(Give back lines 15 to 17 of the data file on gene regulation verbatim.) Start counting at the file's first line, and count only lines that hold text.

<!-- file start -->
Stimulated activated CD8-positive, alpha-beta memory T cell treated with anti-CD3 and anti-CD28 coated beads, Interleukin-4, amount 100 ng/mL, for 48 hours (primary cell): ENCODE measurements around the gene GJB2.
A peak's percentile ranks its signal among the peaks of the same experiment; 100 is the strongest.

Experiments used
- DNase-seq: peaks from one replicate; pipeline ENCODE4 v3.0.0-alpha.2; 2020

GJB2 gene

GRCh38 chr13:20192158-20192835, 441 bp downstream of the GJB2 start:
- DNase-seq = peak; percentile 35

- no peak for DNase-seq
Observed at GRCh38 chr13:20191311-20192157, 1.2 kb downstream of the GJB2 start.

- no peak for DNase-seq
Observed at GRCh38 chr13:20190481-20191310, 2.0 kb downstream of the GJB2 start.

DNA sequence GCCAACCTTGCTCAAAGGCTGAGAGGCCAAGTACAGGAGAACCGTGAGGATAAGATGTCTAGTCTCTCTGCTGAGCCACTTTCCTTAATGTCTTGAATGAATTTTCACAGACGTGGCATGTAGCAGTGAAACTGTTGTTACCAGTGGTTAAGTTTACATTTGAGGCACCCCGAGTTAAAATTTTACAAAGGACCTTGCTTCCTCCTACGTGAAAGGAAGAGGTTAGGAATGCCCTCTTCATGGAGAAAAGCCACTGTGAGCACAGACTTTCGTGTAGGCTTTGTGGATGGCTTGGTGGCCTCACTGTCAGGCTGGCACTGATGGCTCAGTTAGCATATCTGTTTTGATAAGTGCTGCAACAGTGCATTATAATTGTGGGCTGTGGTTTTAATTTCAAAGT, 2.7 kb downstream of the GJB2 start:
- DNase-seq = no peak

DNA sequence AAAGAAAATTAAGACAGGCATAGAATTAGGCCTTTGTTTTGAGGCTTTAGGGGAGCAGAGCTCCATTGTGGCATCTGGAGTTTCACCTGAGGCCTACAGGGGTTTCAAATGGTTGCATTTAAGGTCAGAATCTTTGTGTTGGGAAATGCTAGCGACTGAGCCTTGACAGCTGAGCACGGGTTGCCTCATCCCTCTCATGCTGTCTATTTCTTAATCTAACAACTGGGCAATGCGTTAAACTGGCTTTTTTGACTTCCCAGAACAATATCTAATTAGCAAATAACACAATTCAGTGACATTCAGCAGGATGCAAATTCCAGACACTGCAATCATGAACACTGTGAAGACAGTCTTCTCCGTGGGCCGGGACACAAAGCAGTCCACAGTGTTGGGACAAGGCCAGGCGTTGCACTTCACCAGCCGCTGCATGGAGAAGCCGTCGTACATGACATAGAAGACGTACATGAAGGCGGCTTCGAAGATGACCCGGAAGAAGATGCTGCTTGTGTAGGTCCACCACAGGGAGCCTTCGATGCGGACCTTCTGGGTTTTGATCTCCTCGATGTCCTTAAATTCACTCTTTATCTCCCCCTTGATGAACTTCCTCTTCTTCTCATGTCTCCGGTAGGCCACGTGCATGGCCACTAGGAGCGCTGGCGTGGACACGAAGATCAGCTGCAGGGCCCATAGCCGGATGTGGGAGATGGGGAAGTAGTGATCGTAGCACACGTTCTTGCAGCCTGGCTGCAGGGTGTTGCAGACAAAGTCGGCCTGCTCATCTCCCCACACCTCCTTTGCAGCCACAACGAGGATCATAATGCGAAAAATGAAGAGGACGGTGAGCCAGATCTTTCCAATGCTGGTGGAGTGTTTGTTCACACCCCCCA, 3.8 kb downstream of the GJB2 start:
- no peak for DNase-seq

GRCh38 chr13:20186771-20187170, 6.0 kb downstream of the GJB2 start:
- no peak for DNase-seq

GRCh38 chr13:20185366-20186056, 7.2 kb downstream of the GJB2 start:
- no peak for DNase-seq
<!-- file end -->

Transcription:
- no peak for DNase-seq

GRCh38 chr13:20186771-20187170, 6.0 kb downstream of the GJB2 start:
- no peak for DNase-seq